A messy week in the retail sector should remind investors that structural change is a prolonged and difficult process.
- This week saw John Lewis report a savage fall in profits, alongside problems at Debenhams and House of Fraser
- It has been a reminder of how painful these periods of transition can be
- Adoption of new technologies is getting faster and investors need to ensure their portfolios have staying power
It has been a big week in the retail arena. Previously Teflon-coated John Lewis saw its profits fall 99% for the first half of 2018 as heavy discounting by other groups squeezed its margins. Debenhams was forced to deny that it was planning to use a company voluntary arrangement, while House of Fraser narrowly avoided dissolution as it was bought by Sports Direct.
It is a bloodbath. The John Lewis experience shows how good can get swept along with bad. No matter how good your service proposition and how elegant your stores, it is difficult to convince people to buy when an in-distress neighbour is selling the same stuff at a 20% discount. It’s a little like the housing market – if there are distressed sellers it is going to drag down other houses on the street as well.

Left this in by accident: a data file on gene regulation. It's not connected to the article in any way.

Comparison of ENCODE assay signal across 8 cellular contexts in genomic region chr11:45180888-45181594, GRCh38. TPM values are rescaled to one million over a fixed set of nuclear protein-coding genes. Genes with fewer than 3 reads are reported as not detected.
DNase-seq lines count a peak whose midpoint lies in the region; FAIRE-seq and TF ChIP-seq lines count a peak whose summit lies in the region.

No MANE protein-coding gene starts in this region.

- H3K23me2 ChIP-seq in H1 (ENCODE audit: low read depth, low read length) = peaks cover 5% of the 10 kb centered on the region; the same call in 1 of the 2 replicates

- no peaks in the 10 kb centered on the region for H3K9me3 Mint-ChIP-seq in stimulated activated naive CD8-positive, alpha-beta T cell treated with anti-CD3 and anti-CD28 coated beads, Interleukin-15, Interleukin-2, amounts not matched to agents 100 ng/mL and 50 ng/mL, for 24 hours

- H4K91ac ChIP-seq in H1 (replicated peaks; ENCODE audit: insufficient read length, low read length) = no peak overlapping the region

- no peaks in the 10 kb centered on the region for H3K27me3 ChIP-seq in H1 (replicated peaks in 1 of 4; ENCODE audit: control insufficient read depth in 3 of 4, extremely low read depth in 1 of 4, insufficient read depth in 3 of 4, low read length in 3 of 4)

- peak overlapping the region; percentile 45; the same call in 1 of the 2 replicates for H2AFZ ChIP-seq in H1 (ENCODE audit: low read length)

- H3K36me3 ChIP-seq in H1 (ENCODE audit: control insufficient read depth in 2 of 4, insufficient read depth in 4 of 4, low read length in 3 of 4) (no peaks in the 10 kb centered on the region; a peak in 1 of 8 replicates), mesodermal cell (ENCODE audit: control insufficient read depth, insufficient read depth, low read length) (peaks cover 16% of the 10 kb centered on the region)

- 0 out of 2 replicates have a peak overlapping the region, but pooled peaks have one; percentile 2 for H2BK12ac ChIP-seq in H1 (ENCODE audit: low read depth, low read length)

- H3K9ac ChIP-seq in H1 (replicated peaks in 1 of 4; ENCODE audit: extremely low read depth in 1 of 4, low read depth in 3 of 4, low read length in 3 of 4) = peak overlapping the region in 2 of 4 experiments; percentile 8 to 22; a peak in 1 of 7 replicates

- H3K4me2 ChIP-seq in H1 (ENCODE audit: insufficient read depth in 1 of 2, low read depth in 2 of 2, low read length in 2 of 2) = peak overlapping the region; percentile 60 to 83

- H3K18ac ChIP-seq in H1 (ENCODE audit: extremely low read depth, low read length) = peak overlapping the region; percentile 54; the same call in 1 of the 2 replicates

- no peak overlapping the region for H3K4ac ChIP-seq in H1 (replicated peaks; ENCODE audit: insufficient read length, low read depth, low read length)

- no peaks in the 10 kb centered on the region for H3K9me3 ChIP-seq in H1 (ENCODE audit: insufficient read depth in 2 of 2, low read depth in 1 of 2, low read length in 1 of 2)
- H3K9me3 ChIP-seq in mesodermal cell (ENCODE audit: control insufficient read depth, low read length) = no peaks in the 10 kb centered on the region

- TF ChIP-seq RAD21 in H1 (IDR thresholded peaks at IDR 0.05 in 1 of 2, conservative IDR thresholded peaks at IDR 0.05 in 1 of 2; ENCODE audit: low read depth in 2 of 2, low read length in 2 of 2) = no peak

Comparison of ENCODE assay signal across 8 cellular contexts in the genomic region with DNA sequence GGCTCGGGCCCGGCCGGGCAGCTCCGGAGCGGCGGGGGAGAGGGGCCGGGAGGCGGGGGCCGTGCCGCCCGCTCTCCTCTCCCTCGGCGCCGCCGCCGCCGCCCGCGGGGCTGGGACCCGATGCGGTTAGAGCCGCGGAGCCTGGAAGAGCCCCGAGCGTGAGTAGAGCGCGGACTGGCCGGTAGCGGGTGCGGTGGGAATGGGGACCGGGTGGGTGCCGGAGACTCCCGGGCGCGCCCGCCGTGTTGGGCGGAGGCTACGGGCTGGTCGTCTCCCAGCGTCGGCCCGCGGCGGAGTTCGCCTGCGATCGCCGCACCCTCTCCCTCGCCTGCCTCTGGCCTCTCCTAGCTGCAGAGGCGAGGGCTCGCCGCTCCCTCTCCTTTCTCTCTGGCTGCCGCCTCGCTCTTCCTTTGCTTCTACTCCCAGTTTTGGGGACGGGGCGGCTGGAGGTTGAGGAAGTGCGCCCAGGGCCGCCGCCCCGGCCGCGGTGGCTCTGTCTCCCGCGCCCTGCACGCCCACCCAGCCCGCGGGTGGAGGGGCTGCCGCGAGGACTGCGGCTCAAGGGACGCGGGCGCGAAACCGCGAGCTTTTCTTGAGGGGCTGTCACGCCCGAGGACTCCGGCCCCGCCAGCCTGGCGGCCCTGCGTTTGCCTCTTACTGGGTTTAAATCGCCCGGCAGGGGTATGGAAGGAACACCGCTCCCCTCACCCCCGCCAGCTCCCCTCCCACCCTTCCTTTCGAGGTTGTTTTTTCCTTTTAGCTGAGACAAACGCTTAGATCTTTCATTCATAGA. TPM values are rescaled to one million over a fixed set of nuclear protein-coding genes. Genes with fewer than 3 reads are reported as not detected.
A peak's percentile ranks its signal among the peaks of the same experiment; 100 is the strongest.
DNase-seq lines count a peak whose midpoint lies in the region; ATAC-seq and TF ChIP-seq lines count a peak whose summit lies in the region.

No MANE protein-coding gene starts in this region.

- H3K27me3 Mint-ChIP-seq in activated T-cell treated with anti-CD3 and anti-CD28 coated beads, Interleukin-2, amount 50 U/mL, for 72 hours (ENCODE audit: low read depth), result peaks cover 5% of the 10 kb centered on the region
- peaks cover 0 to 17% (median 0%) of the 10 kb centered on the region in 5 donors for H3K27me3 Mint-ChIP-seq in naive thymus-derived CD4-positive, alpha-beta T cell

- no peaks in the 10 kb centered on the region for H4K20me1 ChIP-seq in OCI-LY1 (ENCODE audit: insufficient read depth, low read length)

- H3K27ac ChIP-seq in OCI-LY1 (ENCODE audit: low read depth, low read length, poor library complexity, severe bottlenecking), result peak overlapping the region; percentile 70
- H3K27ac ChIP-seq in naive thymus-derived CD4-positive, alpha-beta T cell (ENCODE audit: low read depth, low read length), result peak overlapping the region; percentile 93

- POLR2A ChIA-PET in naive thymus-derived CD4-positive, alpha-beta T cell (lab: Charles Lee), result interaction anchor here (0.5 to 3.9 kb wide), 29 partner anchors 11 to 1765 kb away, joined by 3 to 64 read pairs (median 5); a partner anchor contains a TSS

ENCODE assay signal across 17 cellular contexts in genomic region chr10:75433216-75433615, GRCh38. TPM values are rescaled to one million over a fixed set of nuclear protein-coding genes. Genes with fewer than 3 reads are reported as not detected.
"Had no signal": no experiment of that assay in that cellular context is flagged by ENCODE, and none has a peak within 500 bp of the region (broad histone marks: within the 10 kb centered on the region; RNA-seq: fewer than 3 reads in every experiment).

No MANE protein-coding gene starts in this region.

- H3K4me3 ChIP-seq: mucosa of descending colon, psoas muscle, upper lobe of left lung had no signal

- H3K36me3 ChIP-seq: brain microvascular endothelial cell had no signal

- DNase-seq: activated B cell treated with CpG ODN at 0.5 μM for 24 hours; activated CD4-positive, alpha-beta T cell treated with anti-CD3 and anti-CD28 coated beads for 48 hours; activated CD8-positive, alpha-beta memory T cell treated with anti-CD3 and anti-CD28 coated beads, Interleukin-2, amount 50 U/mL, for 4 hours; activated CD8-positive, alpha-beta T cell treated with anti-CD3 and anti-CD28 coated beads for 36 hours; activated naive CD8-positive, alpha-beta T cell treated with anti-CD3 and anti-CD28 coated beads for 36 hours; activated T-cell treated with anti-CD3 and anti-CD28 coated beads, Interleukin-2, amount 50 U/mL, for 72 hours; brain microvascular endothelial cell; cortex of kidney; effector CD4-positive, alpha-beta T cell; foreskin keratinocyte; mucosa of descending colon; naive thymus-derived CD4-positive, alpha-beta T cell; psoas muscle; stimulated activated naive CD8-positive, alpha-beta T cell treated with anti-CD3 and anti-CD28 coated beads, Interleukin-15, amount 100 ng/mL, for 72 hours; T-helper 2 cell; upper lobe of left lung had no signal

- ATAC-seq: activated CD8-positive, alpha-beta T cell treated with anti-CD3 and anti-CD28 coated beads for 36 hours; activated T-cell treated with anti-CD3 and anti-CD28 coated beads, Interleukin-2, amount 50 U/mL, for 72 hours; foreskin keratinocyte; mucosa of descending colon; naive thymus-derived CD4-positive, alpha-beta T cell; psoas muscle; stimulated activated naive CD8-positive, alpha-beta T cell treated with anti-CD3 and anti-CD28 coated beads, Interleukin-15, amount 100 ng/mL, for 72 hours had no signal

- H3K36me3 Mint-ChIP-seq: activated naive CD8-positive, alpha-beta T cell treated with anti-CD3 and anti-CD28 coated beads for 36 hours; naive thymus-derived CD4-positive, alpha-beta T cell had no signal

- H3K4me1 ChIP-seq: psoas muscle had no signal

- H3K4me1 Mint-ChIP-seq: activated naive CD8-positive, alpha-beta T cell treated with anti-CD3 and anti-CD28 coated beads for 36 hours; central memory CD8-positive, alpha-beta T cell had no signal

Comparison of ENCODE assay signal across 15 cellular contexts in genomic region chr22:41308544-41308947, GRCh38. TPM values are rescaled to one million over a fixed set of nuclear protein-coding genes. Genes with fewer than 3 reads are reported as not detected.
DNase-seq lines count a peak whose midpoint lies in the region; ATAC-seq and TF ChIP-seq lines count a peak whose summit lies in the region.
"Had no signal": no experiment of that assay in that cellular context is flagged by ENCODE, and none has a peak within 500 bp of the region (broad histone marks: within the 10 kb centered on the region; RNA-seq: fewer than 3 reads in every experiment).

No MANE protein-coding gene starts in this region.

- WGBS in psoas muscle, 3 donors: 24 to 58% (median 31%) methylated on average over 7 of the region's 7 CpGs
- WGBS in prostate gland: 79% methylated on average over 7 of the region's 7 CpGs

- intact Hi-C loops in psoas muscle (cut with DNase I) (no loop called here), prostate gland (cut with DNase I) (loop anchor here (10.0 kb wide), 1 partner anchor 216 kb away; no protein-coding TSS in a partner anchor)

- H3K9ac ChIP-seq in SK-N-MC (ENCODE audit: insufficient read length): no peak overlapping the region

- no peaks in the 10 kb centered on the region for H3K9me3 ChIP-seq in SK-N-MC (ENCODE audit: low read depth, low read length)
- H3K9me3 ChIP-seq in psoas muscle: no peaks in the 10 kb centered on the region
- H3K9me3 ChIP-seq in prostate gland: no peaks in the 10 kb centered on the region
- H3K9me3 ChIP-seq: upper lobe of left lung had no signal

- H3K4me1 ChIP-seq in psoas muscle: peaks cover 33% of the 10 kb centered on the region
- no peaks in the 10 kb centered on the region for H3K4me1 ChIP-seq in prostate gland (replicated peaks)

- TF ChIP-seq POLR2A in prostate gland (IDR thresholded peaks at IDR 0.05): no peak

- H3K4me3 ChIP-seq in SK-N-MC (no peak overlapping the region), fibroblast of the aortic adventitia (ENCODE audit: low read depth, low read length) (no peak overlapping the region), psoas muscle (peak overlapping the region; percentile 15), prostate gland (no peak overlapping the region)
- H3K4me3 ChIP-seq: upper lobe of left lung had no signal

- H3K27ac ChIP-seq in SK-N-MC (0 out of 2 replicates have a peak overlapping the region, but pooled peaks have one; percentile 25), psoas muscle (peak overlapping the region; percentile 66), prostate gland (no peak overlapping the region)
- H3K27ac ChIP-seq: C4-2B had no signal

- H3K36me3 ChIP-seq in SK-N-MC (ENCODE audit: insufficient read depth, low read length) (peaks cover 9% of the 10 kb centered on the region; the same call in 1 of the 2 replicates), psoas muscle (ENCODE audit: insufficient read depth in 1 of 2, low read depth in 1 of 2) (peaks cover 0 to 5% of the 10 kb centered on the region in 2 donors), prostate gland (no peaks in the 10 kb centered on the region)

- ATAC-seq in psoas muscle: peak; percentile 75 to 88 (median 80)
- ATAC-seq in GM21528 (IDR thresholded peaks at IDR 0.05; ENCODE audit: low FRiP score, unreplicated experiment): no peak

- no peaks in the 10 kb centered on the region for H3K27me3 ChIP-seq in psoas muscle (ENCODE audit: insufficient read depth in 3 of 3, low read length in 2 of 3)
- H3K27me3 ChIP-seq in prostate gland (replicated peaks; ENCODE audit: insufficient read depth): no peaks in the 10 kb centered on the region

Retail is in flux and the past week has been a reminder of just how painful these periods of transition can be. Those who had hoped to dive in and pick up a bargain must now face the reality that these episodes can go on far longer and be far deeper than people ever expect. We have been talking about the death of the high street for over two years and there is still further to go.
This is an example for other vulnerable industries. Laggard elements in the car industry, for example, need to take heed. Volvo and Jaguar Landrover have committed to making only electric or hybrid cars within the next two years. This is a sea-change for the industry. Consumer preferences are changing and companies will need to keep pace.
A recent Facebook meme highlighted the pace of change. It took 75 years for the telephone to reach 50 million users, 38 years for the radio, 13 years for the television. Facebook took a relatively pedestrian 2 years, while Twitter took just 9 months. Pokemon Go? 19 days.
The average retirement portfolio needs to remain relevant for 20-30 years. At the same time, parts of the investment management industry remain stuck in a time warp. It is important that clients are not invested with those resistant to change, who believe that just because something has worked in the past, it must work in the future.